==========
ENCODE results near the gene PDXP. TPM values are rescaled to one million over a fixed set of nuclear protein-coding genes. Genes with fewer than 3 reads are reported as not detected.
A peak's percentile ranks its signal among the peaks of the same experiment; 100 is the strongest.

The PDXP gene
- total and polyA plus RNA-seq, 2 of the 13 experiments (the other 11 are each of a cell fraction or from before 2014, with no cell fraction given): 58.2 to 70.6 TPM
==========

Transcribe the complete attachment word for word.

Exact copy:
ENCODE results near the gene PDXP. TPM values are rescaled to one million over a fixed set of nuclear protein-coding genes. Genes with fewer than 3 reads are reported as not detected.
A peak's percentile ranks its signal among the peaks of the same experiment; 100 is the strongest.

The PDXP gene
- total and polyA plus RNA-seq, 2 of the 13 experiments (the other 11 are each of a cell fraction or from before 2014, with no cell fraction given): 58.2 to 70.6 TPM